When Carl Howard took over as CEO of the struggling Fazoli’s in 2008, his biggest challenge was keeping the doors open.
The quick-service Italian food chain, founded in 1988, was in a downward spiral with declining sales and traffic. Everything from the food to the bathrooms needed to be fixed. Dozens of stores were closing. The chain had gone from 319 units in 2006 to 274 when Howard took over.
“The goal when I started was trying to keep the company out of insolvency,” he said.
A decade later, the 220-unit, Lexington, Ky.-based chain is finally turning a corner. Howard is putting the finishing touches on a turnaround plan that involves remodeled restaurants, expansion of online and mobile ordering and improved food quality.
In March, Fazoli’s systemwide same-store sales increased 2.5 percent. And, after years of downsizing, the chain is increasing its footprint in core markets east of the Mississippi.
Last year, the company opened nine restaurants. This year, it’s on pace to open at least six more.
New restaurants, which have adopted the chain’s refreshed decor, are experiencing robust sales. The recently opened Fazoli’s in Hazard, Ky. generated $100,000 in sales in its first week — a record for the 30-year-old company.
“There has truly never been a better time for our brand and it is showing in our record-breaking sales and strong franchise development,” Howard said in a statement.
Howard recently spoke to Nation’s Restaurant News about Fazoli’s top-to-bottom makeover.
Why was the brand struggling before you took over?
The focus on the brand was all wrong. It was on speed and price. The guests were migrating from the business because the food was terrible.
What have you done to change the quality?
We upgraded every menu item. Every sauce. Every flavor.
Can you give an example?
The alfredo sauce was 90 percent water. It was out of control from a quality standpoint. We lifted all that. [We] added more dairy, more parmesan, and asiago cheese.
[For the marinara], it was produced in the cheapest manner – fashioned for longer shelf life. We went to cold pressing the tomatoes to keep the vibrancy of colors, and it keeps nutritional value.
What other menu changes did you make?
We went to work on a line of baked dishes you don’t find at other Italian chains and you can’t replicate at home. Now, 20 percent of our dishes are baked. You can’t find this quality in a grocery store.
How much money did the company invest to upgrade the menu?
Substantial. But I brought on some good people [who’ve kept] commodity costs [in line]. It was probably about $3 million more a year in food quality improvements.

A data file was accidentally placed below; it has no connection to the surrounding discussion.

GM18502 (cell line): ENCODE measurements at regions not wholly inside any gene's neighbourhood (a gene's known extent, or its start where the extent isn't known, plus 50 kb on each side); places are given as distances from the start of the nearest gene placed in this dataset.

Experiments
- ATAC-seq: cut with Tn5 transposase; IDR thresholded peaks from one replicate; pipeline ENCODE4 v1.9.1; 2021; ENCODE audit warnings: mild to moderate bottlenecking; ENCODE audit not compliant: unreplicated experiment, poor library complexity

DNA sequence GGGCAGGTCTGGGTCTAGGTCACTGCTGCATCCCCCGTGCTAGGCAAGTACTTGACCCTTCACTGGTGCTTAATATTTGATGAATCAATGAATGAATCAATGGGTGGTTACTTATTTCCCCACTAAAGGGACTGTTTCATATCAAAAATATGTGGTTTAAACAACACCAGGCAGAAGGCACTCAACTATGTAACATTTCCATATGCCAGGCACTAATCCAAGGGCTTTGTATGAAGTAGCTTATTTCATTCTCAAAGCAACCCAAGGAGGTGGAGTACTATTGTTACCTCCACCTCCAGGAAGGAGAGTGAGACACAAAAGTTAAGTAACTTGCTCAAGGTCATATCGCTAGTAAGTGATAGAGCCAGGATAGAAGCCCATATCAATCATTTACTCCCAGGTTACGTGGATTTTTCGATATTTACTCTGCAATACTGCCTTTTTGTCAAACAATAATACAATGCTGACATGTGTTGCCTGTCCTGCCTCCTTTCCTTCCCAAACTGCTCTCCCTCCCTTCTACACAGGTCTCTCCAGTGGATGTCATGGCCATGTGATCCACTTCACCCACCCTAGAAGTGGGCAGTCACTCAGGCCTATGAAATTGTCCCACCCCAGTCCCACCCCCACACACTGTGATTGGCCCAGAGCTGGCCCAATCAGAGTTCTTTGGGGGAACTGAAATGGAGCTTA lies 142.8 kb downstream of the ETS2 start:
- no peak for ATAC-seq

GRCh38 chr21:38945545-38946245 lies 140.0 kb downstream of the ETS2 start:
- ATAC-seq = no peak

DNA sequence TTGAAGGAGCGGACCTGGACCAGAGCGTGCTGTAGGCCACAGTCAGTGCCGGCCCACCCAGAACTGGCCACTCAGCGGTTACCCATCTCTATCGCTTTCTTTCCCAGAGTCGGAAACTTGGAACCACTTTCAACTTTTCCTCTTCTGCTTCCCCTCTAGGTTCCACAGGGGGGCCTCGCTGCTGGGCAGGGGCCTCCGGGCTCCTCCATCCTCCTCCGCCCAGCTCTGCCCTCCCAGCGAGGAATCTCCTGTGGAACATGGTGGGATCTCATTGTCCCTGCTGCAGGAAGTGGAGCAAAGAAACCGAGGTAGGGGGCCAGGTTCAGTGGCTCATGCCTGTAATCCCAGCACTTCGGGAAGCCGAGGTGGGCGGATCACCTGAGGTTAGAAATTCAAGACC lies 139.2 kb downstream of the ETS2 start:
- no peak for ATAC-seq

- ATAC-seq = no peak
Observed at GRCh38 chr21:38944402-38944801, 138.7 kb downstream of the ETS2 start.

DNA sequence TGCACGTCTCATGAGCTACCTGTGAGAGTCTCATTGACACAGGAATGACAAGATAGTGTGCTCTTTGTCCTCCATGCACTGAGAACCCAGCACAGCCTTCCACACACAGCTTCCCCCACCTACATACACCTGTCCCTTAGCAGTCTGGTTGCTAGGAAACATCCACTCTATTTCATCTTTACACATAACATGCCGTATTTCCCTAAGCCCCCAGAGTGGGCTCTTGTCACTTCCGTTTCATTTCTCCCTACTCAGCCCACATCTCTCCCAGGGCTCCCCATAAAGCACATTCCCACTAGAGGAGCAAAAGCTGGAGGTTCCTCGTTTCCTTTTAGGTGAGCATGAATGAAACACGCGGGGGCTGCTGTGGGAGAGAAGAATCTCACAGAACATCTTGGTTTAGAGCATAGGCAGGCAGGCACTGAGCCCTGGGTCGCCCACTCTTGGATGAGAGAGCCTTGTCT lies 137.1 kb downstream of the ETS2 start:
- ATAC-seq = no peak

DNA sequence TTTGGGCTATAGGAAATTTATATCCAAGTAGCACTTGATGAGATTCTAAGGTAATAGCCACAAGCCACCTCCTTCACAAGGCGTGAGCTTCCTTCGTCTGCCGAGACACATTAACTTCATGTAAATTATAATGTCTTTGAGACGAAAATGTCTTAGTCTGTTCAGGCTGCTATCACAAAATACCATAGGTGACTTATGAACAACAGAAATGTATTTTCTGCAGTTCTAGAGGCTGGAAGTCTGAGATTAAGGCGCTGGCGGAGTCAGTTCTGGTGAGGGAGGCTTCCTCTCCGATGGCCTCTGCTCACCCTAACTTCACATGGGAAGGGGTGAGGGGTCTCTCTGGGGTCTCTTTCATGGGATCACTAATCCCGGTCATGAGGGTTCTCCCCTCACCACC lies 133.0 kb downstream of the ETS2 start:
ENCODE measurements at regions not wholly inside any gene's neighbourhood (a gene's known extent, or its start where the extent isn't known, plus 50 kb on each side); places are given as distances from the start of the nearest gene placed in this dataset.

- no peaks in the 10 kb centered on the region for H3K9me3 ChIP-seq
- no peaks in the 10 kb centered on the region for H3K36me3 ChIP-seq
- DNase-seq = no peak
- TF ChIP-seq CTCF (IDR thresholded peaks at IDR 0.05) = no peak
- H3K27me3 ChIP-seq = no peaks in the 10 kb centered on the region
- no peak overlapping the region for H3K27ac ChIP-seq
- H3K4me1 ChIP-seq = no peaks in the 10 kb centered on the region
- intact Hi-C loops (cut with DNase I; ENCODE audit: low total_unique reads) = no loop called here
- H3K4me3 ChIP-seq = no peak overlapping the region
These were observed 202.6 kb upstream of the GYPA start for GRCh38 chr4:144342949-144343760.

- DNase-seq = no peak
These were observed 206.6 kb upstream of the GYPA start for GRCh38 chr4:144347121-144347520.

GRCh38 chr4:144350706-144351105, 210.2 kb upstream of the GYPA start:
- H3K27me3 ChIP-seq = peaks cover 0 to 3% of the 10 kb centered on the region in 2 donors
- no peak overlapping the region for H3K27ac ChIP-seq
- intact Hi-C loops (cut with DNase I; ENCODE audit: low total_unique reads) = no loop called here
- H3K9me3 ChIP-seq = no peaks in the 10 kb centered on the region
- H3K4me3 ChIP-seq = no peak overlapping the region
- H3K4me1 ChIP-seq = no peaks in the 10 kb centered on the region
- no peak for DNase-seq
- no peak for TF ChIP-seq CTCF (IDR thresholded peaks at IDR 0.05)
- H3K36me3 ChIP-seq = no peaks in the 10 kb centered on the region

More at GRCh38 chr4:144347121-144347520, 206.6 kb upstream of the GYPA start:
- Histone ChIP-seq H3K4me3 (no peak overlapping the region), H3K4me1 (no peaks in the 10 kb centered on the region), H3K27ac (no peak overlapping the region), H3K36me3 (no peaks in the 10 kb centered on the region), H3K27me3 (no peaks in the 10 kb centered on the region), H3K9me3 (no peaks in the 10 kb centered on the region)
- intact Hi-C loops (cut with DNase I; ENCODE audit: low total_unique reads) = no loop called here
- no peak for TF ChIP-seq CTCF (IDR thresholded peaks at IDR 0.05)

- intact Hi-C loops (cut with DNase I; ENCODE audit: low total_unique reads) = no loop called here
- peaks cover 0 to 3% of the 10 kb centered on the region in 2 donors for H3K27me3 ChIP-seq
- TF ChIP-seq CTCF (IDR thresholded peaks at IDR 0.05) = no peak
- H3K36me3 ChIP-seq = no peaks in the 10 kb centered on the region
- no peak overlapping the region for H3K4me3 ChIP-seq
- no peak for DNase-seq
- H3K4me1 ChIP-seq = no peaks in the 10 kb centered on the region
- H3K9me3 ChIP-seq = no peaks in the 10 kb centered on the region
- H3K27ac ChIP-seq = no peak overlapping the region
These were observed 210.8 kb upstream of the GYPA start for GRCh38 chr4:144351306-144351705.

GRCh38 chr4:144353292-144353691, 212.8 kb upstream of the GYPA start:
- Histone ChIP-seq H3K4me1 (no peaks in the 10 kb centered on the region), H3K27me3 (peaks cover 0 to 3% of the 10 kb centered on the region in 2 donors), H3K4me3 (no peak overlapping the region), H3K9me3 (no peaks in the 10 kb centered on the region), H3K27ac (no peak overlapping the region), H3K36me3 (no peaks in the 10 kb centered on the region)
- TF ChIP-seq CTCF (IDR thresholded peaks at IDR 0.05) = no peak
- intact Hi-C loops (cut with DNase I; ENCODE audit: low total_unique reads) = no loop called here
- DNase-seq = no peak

Did you raise menu prices to offset the costs?
We had to wean consumers getting food for $1.99. It just wasn’t sustainable. In order to get a high-quality experience, we had to pass along that price to the consumer. But they started getting an experience they weren’t getting. And, no one in the country can do what we do at $7.
Is that Fazoli’s average check?
Average check in 2018 is about $7 to $7.50.
What was it before?
Was the chain really selling a pasta dishes for $1.99 a decade ago?
We were working on a dollar menu [when I started]. It was a $1.99 LTO. I said, “How quickly are you trying to run us out of business?”
Moving forward, you say you’re working on a 3.0 menu. What’s involved?
With this menu we added parmesan cheese service to the table. Now when we bring you your food, we ask the guest if they’d like some.
How many of your 220 stores offer this service?
About 120 with [the rest adopting] by June.
Can you describe the new format stores?
We have about 30 that have the latest and greatest design. [The changes include] the floor goes from carpet to wood, all new reclaimed wood tables, different chairs, different lighting package, more modern decor, bathrooms gutted and overhauled. Counters have been redone and tailored to add more beverage service.
How have off-premise sales impacted restaurants?
We have about 130 to 140 restaurants that are on the mobile app and online ordering. All those locations have a separate station at the counter for [guest] pickup. We don’t even talk to them.
Are these sales cannibalizing dine-in visits?
They’re not cannibalizing. We think 70 to 80 percent of those guests would not have used us if we didn’t provide that service. In the stores that have delivery, we are seeing that 2.7 percent of overall sales are coming from delivery. That’s great news.
Why don’t you like to be referred to as fast casual?
We’re really an elevated QSR concept. They [guests] are using us to break away from their traditional QSR [visits].
Our usage study [shows] that our guests, when not dining at Fazoli’s, are going to Olive Garden, Subway, McDonald’s, Panera, McDonald’s and [sometimes] Taco Bell.
How do you interpret that?
I love it. Consumers use us to trade off the doldrums of their everyday [quick-service] experience. Then, [when they say] ‘I don’t want to spend $11 or $12 at Panera’ [they come to us.]
I have a lot of respect for [Panera]. We modeled our 3.0 [designs] after Panera’s 2.0 [design]. Our guests are value conscious. They want to go to Olive Garden, and when they can’t afford it, they come to us.
Our best restaurants are right across the street from Olive Garden.
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